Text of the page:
Helicopter pilots were usually wild and crazy guys, and nicknamed “cowboys,” for the way they careened over the top of trees surrounding the airbase, barely missing the tree line, allowing the rotor wind to dramatically part the foliage below.  My stomach may have used another word other than “dramatic,” to describe the rapid and swift climb.  Nonetheless, the rush was exhilarating, as was the sight of the ground moving away from us, and almost being able to touch the tree tops as we sped up, up and away.  These were “hotshot pilots” who loved showing off, each and every time they got behind the controls.

With both side doors open, and the rotor above, the sound and the wind could obliterate all thoughts from your mind.  The sudden gush of air, at first alarming, quickly welcomed, and refreshing.  Within minutes, the sight of the landscape below, a masterpiece of nature to behold. Any notions of possible sniper fire upon leaving the ground soon vanished from my mind, and I am captivated by the spectacle below.  And every time I was on a helicopter, I would experience the same feeling and euphoria, and it never disappointed me.

Helicopter jaunts were by far the most exhilarating form of transportation for me.  They were fast, gave me the opportunity to unwind and relax, and got me to the most remote and often beautiful locations in the Mekong.

I do recall hitching a ride to Saigon on a Lear Jet one morning.  A private Learjet, with a male attendant, and drinks and snacks!  No kidding.  Of course, it belonged to none other than a two-star general visiting Can Tho.  As I said before, PIO credentials were like having an American Express Platinum Card – you can’t leave home without it!  So, it was the General, the flight attendant and myself - only three people in a large, luxury plane.  Now, this is the way to conduct a war!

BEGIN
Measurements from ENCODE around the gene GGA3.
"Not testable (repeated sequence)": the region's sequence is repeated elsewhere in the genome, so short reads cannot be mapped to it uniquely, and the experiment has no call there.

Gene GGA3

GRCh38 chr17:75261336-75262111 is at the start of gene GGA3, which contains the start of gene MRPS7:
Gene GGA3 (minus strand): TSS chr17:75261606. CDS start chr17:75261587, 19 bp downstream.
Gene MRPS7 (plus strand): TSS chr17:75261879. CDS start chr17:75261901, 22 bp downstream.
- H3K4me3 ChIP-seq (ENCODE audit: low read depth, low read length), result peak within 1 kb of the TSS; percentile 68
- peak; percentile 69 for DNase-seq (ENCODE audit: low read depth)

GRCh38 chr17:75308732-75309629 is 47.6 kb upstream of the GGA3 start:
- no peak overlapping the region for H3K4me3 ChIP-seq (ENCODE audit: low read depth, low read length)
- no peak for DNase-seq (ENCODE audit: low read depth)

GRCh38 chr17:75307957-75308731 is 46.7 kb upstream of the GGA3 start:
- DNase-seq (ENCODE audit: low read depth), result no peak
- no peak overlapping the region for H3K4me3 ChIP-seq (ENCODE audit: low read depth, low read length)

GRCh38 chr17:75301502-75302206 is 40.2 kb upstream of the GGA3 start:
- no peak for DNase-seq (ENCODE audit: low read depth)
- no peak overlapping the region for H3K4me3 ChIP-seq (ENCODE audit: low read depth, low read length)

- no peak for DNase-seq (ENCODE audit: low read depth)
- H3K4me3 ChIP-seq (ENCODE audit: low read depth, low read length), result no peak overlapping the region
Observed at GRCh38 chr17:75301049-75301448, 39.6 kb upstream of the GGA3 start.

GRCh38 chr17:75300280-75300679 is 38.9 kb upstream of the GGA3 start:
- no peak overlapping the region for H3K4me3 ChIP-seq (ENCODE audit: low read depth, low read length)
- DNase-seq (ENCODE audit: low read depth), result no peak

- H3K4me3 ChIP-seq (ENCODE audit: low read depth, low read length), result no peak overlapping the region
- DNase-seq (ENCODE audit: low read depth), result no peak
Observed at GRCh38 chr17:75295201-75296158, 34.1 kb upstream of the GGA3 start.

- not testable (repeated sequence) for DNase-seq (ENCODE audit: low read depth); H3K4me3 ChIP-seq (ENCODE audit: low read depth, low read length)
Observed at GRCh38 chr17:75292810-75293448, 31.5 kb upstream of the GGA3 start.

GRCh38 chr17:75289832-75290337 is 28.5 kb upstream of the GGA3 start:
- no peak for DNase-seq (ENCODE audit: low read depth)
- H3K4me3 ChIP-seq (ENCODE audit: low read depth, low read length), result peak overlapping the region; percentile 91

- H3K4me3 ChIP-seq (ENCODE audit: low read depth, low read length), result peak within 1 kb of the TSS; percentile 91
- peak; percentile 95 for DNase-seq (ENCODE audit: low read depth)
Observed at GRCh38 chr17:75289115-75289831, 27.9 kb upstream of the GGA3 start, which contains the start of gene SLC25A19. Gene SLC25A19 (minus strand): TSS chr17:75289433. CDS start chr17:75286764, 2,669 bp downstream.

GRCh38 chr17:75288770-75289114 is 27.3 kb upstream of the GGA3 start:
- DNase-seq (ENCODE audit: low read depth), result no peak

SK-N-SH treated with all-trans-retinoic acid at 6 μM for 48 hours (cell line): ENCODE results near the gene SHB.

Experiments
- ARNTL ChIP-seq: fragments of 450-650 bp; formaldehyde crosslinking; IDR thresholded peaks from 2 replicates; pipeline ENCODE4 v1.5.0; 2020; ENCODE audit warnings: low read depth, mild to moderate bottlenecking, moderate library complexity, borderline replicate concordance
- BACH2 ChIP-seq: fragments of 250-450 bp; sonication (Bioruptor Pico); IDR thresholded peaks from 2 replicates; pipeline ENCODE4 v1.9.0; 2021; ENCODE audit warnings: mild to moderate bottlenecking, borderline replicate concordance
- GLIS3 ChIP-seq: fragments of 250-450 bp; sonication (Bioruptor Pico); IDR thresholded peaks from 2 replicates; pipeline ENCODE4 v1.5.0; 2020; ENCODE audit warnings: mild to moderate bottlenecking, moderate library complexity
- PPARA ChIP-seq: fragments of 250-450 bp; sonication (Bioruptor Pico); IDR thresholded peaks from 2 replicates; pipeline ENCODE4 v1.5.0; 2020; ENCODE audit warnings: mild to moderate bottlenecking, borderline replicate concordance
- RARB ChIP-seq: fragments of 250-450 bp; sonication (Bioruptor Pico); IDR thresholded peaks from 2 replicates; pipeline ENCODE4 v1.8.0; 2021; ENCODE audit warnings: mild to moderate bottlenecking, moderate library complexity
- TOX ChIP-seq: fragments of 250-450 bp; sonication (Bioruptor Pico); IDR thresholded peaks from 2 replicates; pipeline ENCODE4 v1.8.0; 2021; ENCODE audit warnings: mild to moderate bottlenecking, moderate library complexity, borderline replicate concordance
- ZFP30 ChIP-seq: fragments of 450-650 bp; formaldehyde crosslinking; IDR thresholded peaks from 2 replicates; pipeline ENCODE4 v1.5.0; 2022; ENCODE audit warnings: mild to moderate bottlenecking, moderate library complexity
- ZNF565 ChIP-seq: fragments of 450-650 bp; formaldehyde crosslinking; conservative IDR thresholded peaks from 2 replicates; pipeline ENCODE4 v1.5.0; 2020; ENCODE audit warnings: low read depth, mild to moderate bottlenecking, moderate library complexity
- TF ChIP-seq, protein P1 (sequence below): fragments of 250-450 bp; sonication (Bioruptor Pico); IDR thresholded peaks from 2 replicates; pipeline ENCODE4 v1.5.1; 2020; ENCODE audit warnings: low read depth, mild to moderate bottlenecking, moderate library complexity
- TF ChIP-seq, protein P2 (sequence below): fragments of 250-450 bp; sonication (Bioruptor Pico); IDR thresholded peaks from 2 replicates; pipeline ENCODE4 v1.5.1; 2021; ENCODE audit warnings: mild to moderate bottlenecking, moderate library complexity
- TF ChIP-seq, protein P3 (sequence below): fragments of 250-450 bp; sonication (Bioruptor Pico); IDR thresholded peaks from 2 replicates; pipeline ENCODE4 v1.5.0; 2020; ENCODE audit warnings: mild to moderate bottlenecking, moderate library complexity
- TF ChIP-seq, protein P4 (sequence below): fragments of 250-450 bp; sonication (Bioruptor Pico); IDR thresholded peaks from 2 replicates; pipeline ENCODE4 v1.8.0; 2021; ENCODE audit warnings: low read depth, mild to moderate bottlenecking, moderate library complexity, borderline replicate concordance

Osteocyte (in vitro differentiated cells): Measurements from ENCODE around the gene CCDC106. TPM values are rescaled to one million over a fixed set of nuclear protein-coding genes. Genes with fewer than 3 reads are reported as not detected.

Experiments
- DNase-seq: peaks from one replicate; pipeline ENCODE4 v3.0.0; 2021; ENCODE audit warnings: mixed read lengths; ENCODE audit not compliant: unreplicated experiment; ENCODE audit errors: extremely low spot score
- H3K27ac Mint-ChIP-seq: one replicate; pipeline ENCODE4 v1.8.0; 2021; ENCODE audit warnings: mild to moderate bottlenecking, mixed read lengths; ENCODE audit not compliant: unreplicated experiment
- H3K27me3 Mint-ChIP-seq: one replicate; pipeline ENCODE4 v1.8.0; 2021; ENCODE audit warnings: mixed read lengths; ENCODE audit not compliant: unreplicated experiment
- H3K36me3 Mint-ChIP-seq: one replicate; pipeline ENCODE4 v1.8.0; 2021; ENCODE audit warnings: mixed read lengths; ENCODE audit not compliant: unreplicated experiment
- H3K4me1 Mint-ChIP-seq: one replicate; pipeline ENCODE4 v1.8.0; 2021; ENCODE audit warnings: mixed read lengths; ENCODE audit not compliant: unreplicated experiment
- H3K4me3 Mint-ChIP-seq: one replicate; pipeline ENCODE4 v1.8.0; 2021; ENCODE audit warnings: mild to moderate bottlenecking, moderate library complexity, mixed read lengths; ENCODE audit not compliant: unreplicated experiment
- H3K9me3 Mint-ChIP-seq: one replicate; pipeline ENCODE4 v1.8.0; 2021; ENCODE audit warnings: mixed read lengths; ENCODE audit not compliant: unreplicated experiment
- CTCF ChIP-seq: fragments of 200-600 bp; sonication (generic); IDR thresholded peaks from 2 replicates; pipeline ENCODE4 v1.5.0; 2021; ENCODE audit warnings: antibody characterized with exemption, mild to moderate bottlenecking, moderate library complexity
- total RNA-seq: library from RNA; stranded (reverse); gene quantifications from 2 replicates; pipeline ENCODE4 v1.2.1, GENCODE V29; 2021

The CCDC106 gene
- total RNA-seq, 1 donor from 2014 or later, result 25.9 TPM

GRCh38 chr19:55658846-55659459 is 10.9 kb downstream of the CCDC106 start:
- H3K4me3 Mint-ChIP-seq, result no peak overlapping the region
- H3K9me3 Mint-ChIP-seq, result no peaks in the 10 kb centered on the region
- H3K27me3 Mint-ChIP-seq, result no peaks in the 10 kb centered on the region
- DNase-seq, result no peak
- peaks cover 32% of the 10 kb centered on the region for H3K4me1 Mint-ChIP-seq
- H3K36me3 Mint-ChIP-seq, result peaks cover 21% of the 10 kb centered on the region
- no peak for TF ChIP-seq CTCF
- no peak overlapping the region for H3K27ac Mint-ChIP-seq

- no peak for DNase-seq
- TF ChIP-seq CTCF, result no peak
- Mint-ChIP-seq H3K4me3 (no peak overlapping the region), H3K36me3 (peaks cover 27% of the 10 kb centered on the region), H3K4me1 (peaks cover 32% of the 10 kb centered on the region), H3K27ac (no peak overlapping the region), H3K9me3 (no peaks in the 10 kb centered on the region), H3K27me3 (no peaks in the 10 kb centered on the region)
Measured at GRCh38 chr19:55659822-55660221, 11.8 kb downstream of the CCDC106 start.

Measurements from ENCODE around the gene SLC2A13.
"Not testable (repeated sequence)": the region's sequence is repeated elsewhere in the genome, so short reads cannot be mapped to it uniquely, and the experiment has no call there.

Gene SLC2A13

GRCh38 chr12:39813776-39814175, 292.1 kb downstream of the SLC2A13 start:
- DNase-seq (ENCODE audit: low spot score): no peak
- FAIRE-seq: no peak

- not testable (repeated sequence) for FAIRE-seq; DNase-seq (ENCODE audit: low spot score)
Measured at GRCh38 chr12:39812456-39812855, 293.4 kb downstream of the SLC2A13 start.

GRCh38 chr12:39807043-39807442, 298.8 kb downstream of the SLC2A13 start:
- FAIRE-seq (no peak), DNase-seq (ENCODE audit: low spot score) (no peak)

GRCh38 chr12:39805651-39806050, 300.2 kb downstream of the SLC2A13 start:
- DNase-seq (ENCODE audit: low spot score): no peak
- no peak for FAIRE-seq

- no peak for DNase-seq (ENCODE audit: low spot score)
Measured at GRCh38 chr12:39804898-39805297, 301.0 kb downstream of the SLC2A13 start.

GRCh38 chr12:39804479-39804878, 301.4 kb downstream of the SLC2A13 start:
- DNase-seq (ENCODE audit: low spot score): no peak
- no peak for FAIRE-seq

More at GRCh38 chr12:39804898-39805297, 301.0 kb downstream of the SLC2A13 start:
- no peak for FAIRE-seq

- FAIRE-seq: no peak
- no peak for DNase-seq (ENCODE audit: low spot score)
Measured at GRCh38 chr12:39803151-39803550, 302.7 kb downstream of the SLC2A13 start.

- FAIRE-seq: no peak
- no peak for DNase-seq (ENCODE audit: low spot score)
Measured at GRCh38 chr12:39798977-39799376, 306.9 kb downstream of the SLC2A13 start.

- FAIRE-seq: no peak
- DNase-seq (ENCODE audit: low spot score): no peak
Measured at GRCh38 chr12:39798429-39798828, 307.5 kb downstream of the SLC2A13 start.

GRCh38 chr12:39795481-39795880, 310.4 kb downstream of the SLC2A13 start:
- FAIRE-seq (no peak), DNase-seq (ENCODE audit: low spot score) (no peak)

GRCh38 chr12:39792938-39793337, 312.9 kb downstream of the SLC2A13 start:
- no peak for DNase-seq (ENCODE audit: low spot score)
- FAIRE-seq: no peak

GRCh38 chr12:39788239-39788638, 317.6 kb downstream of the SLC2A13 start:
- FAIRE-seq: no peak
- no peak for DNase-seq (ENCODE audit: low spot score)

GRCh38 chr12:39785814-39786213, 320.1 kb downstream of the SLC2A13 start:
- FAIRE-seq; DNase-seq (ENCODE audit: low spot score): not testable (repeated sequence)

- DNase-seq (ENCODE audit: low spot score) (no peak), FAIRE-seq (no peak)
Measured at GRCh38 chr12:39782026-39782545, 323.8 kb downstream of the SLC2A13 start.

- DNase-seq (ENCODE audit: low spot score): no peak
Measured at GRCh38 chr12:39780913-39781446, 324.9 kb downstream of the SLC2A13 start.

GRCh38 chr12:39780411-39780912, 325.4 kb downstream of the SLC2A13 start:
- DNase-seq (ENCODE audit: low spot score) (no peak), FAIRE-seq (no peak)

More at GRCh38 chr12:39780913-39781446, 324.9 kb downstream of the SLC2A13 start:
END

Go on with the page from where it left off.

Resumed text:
In any event, the time I spent flying above the countryside were times I got to escape the reality below.  I saw the beauty of the countryside, majestic mountains and flowing rivers.  The colors were breathtaking, especially when seen from above.  Everything looked beautiful, serene, undamaged and innocuous.  Yet, I knew that hidden beneath the canopy of trees and concealed along the banks of the rivers and the streams, and on the hillsides and mountain ridges that I could see for miles, there lurked the evil that man does, and does well – war.

But, for a brief moment, the time it took to fly from point A to point B, I was able to escape the scenes of war, and see a scene that could inspire the heart and the mind, and even make me believe that the land and people below deserved better than what was happening beneath the deceiving beauty from up high.

My exhilaration of escape always came to an abrupt end, when the helicopter landed and I returned to the reality of war.   My time machine had stopped.  If only I could stop in another time and place.  That was only a dream, and in war, there is no time to dream.


Submitted: June 21, 2021

© Copyright 2021 A.Garcia. All rights reserved.